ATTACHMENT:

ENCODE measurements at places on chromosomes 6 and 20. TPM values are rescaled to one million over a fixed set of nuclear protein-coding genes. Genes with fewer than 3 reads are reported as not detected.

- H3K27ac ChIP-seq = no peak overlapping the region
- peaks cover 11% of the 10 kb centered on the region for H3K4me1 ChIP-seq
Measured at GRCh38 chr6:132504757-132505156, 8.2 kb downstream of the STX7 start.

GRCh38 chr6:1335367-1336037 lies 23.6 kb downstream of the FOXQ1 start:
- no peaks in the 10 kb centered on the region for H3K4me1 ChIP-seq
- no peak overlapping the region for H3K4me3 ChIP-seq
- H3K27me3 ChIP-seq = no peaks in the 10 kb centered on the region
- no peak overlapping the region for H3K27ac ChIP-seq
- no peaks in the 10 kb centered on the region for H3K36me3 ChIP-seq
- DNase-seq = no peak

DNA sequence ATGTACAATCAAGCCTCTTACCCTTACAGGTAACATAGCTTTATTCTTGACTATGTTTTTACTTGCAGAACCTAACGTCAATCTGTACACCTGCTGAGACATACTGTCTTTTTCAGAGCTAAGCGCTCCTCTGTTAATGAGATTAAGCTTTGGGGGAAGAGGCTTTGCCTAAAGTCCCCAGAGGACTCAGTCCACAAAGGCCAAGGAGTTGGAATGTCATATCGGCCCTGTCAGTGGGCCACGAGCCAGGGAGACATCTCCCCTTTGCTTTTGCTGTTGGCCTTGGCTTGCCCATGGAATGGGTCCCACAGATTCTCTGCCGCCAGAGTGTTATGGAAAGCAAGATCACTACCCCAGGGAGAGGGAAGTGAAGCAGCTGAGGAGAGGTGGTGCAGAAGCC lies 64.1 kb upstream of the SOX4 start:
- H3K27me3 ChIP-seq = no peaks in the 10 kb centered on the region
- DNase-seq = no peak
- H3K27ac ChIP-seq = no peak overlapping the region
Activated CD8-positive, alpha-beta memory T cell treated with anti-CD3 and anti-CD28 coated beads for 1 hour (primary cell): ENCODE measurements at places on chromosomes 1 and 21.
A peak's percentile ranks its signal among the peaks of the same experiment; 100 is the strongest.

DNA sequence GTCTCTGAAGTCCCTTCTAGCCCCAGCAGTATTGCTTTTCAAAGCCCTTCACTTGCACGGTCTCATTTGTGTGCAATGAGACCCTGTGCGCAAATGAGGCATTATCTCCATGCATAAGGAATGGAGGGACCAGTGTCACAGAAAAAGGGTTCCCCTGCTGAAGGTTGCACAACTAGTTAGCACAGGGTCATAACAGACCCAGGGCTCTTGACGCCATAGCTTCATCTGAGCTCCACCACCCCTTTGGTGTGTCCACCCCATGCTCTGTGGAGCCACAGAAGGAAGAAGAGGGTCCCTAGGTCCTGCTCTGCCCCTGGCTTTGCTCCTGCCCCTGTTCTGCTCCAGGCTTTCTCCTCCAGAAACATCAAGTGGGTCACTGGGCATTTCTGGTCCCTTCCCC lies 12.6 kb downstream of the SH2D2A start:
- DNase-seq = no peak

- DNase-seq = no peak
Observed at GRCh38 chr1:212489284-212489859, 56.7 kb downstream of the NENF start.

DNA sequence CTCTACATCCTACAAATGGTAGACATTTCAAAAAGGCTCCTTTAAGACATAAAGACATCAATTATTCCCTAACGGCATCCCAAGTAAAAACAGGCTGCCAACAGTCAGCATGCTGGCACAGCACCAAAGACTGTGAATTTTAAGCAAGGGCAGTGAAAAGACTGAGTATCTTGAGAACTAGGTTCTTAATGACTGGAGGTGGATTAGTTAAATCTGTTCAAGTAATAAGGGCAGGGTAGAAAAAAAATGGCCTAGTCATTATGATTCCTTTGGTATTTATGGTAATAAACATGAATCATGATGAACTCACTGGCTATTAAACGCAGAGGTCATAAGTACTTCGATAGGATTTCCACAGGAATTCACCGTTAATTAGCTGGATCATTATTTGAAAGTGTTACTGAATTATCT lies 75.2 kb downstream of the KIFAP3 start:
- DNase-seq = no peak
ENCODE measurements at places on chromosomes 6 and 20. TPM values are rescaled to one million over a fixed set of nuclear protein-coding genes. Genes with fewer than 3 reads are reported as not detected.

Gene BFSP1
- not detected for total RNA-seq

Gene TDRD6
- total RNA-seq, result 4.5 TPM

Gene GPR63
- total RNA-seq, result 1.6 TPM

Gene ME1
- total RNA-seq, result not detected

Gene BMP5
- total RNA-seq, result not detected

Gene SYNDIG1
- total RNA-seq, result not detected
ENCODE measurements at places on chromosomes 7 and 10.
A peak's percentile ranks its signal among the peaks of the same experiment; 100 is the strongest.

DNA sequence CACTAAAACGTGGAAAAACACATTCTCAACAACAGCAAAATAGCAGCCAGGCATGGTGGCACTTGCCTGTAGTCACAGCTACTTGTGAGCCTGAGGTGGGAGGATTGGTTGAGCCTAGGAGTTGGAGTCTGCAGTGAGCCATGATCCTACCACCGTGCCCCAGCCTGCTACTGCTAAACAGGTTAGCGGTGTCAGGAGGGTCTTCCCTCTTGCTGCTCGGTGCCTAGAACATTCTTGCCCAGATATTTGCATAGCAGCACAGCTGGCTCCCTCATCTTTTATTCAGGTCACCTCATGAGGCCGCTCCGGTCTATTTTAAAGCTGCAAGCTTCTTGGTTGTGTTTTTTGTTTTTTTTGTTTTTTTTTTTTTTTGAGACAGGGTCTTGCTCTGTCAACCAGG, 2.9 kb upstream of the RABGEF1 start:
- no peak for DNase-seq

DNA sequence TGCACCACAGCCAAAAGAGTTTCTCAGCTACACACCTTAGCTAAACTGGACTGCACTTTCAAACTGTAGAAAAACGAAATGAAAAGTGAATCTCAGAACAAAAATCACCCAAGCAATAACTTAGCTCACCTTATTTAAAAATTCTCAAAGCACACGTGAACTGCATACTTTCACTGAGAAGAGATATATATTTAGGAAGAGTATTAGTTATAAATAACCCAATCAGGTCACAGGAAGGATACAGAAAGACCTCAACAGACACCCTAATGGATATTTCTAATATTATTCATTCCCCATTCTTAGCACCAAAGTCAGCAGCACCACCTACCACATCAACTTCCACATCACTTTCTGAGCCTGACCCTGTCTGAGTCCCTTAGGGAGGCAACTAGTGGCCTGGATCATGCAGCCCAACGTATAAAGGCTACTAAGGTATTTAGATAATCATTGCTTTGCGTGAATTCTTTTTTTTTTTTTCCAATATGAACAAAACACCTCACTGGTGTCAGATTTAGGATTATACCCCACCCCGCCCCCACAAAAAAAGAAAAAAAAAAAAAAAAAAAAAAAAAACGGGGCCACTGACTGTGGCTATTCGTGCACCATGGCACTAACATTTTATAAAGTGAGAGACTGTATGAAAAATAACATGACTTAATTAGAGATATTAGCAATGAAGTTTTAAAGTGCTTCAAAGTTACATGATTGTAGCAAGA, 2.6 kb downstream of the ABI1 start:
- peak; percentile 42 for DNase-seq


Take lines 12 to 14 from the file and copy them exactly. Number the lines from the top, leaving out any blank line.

DNA sequence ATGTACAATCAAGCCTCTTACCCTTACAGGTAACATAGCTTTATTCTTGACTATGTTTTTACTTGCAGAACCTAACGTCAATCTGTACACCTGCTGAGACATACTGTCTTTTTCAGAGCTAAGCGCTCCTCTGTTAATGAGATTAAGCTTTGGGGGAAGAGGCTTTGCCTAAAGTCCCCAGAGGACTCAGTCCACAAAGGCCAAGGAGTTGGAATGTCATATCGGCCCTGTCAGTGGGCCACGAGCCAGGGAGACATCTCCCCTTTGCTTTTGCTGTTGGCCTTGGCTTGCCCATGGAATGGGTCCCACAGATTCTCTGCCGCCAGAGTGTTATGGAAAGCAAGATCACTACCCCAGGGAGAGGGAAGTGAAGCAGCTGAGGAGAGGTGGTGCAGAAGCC lies 64.1 kb upstream of the SOX4 start:
- H3K27me3 ChIP-seq = no peaks in the 10 kb centered on the region
- DNase-seq = no peak